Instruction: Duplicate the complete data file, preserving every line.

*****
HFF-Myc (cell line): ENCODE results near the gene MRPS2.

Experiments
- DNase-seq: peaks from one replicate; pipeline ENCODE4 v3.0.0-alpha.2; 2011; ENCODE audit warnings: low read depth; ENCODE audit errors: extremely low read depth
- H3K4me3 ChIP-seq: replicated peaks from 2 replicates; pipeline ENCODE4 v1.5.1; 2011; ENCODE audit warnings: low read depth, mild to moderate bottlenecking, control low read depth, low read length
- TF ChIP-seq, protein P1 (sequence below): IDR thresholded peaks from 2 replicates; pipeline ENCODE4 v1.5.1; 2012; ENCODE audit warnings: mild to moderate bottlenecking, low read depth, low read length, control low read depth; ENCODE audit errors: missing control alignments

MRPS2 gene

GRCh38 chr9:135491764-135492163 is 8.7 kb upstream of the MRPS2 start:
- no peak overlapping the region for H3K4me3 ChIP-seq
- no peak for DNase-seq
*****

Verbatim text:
HFF-Myc (cell line): ENCODE results near the gene MRPS2.

Experiments
- DNase-seq: peaks from one replicate; pipeline ENCODE4 v3.0.0-alpha.2; 2011; ENCODE audit warnings: low read depth; ENCODE audit errors: extremely low read depth
- H3K4me3 ChIP-seq: replicated peaks from 2 replicates; pipeline ENCODE4 v1.5.1; 2011; ENCODE audit warnings: low read depth, mild to moderate bottlenecking, control low read depth, low read length
- TF ChIP-seq, protein P1 (sequence below): IDR thresholded peaks from 2 replicates; pipeline ENCODE4 v1.5.1; 2012; ENCODE audit warnings: mild to moderate bottlenecking, low read depth, low read length, control low read depth; ENCODE audit errors: missing control alignments

MRPS2 gene

GRCh38 chr9:135491764-135492163 is 8.7 kb upstream of the MRPS2 start:
- no peak overlapping the region for H3K4me3 ChIP-seq
- no peak for DNase-seq